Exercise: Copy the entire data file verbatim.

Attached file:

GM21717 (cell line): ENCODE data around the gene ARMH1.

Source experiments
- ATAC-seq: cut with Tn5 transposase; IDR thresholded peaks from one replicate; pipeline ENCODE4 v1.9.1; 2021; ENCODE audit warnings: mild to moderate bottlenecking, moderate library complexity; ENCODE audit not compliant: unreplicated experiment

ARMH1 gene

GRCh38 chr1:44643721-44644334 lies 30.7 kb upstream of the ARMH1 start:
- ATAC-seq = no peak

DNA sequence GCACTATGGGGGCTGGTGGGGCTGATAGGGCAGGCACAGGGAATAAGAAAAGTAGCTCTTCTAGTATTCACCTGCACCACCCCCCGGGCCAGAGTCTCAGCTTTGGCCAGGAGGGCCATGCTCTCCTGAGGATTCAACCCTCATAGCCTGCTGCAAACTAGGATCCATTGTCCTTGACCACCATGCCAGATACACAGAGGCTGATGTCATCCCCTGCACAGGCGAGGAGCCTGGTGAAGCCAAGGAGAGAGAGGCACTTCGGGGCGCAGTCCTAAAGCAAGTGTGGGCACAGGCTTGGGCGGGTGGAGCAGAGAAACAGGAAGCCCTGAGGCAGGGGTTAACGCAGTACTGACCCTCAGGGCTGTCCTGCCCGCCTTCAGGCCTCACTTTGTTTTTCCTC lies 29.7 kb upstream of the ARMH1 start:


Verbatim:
GM21717 (cell line): ENCODE data around the gene ARMH1.

Source experiments
- ATAC-seq: cut with Tn5 transposase; IDR thresholded peaks from one replicate; pipeline ENCODE4 v1.9.1; 2021; ENCODE audit warnings: mild to moderate bottlenecking, moderate library complexity; ENCODE audit not compliant: unreplicated experiment

ARMH1 gene

GRCh38 chr1:44643721-44644334 lies 30.7 kb upstream of the ARMH1 start:
- ATAC-seq = no peak

DNA sequence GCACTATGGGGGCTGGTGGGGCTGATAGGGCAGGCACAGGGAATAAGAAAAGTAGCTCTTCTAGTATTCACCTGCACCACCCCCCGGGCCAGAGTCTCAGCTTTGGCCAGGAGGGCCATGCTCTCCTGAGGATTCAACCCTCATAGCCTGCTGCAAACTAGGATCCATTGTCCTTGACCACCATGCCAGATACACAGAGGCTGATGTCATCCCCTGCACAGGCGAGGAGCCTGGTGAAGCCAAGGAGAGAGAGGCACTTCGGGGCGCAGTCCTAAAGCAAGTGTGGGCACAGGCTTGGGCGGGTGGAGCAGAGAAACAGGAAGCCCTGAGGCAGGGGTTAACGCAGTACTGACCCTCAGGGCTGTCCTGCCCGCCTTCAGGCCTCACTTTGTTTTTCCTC lies 29.7 kb upstream of the ARMH1 start: